Learning from the Facebook Debacle: How NOT to A|B Test on Consumers
Wednesday, September 17, 2014
Public outrage about revelations that Facebook manipulated items in users’ news feeds without their consent once again points to the thin line companies tread when they violate users’ privacy in the name of marketing. Nobody likes to be spied on.
As willing as many people are shown to share their personal data with Facebook, Twitter and other social media platforms, there are lines better not to cross, both from an ethical standpoint and simply because they could annoy the heck out of users.
The same principle goes for marketers eager to test different website options with their users. A/B testing exists to help marketers learn about user needs - not to invade privacy or create the feeling among consumers that they are somehow being manipulated. That means always keeping a happy balance between data gathering and user privacy. Here are a few ways you can avoid stepping over the line.
Don’t chase your users: A sure way to spook potential customers is to be too aggressive in retargeting visitors to your website, based on their past purchase history or behavior. Marketers love retargeting largely because it works - retargeting display ads to consumers who have visited a website has been shown to make them 70 percent more likely to make a purchase, for example. Nonetheless, a little goes a long way. Don’t seek to fill in every last digital space that a consumer may see after visiting your site. And put mechanisms in place to ensure that someone who has already purchased a product will not continue to be shown ads. Failing to do so will only irritate your target audience.
Don’t post fake offers: Remember hating that sales guy at the health club who pressured you to join today, because the offer would disappear tomorrow? Online consumers just as easily see through such hokey marketing ploys. Posting a fake 'Offer Only Available for Next 24 hours' when you actually have this offer on an ongoing basis can leave a bad aftertaste. You may fool customers once or twice, but if they visit your site enough times, they will lose faith in you. This tactic may increase conversions in the short term but at the cost of long-term customer acquisition.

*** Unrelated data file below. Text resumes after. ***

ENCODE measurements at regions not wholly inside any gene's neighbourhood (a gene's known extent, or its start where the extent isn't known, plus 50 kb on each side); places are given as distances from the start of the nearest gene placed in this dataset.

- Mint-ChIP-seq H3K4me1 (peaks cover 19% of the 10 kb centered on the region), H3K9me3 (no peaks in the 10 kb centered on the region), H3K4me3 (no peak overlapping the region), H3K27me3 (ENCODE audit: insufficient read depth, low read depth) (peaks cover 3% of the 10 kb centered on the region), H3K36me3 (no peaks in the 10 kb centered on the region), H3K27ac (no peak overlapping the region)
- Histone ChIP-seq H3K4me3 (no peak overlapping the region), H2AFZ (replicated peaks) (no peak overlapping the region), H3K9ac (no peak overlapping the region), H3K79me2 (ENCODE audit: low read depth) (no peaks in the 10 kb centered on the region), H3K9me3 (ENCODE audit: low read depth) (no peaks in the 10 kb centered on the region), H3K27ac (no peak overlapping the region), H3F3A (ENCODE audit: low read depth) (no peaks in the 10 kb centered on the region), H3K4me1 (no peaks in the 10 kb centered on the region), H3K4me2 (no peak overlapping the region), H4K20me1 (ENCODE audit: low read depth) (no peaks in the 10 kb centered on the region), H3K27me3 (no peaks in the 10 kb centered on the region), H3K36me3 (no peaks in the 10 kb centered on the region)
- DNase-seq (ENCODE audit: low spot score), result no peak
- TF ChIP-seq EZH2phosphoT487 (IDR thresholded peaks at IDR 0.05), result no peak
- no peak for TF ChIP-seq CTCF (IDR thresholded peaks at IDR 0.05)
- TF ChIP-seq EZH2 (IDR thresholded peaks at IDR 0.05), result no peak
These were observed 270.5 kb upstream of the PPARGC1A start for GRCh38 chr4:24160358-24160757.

Keep prices consistent for the same product: It’s also not cool to show users different prices on the web for the exact same product. If some users find out that others are being offered a lower price for the same item than they are, they may create a fuss on social media or elsewhere. That doesn’t make your brand look good. If you are going to A/B test different price points, you should offer two products that differ slightly to justify the price differences. Similarly, if you are a travel vendor, you should never increase prices (e.g. for airline or hotel rooms) based on the knowledge of the visitor’s past interests.
Don’t make users login: This belongs more in the category of customer annoyances. As much as your company is eager to get each Web visitor’s personal email to build your list, you need to respect the user to make that decision for themselves. Requiring logins also leads to cart abandonments and can have a negative impact on conversions. For more on this, read our blog post on the topic.
Being honest and upfront with users, while also making life as easy for them as possible, goes a long way towards leaning in towards your customers.
Read more: https://vwo.com/blog/facebook-login-reduces-sales-...
This content is made possible by a guest author, or sponsor; it is not written by and does not necessarily reflect the views of App Developer Magazine's editorial staff.
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